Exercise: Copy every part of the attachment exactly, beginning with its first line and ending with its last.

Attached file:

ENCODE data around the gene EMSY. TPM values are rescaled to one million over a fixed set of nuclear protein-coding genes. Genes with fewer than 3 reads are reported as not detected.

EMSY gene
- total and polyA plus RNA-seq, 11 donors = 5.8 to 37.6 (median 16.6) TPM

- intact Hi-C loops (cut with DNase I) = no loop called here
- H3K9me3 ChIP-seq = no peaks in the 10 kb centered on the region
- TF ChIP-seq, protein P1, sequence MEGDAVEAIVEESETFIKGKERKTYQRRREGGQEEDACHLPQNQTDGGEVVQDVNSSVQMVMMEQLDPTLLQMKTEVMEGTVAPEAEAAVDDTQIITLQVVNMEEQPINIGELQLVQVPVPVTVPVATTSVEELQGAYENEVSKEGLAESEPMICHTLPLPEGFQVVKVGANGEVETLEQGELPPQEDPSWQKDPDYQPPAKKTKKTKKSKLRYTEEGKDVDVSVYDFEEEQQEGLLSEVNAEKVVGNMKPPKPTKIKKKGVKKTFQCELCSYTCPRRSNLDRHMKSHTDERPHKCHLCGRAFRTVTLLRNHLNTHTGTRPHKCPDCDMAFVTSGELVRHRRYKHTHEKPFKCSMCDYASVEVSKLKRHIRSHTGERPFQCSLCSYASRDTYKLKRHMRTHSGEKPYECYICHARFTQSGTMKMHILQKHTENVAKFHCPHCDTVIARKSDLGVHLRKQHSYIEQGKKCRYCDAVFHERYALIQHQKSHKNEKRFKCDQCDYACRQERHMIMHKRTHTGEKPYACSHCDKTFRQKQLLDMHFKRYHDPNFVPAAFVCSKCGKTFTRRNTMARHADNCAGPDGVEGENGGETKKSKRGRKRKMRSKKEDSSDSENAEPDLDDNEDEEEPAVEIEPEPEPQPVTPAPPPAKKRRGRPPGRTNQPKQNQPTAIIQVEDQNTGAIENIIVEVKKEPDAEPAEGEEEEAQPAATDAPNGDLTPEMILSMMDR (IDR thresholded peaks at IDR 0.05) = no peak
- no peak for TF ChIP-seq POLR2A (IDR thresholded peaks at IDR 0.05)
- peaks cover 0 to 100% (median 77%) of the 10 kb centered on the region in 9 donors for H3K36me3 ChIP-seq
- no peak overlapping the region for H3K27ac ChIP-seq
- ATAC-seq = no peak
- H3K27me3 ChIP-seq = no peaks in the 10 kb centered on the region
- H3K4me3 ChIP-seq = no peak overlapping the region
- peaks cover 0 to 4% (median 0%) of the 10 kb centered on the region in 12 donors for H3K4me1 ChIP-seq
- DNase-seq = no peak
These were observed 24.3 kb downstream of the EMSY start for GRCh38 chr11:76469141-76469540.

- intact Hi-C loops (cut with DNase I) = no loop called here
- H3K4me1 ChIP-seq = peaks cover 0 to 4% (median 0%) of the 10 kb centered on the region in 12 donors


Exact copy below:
ENCODE data around the gene EMSY. TPM values are rescaled to one million over a fixed set of nuclear protein-coding genes. Genes with fewer than 3 reads are reported as not detected.

EMSY gene
- total and polyA plus RNA-seq, 11 donors = 5.8 to 37.6 (median 16.6) TPM

- intact Hi-C loops (cut with DNase I) = no loop called here
- H3K9me3 ChIP-seq = no peaks in the 10 kb centered on the region
- TF ChIP-seq, protein P1, sequence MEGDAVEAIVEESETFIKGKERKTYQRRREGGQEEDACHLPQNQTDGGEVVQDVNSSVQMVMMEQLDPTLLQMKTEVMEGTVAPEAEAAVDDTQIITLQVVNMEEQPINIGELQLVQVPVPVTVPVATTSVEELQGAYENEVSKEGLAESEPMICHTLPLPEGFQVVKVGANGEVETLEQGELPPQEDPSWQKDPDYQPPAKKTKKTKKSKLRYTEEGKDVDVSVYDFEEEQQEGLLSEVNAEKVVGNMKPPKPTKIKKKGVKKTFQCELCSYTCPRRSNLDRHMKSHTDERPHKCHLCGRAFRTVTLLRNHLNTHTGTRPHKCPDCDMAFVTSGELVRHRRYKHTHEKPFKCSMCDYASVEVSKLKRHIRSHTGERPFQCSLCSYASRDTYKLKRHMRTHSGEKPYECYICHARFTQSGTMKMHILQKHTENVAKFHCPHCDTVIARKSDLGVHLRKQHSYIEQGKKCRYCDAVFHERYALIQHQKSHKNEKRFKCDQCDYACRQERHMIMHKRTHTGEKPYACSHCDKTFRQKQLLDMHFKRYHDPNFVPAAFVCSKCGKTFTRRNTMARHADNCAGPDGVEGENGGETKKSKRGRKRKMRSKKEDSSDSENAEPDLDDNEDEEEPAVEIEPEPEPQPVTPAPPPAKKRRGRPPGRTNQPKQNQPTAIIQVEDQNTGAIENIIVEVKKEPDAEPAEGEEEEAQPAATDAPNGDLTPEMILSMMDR (IDR thresholded peaks at IDR 0.05) = no peak
- no peak for TF ChIP-seq POLR2A (IDR thresholded peaks at IDR 0.05)
- peaks cover 0 to 100% (median 77%) of the 10 kb centered on the region in 9 donors for H3K36me3 ChIP-seq
- no peak overlapping the region for H3K27ac ChIP-seq
- ATAC-seq = no peak
- H3K27me3 ChIP-seq = no peaks in the 10 kb centered on the region
- H3K4me3 ChIP-seq = no peak overlapping the region
- peaks cover 0 to 4% (median 0%) of the 10 kb centered on the region in 12 donors for H3K4me1 ChIP-seq
- DNase-seq = no peak
These were observed 24.3 kb downstream of the EMSY start for GRCh38 chr11:76469141-76469540.

- intact Hi-C loops (cut with DNase I) = no loop called here
- H3K4me1 ChIP-seq = peaks cover 0 to 4% (median 0%) of the 10 kb centered on the region in 12 donors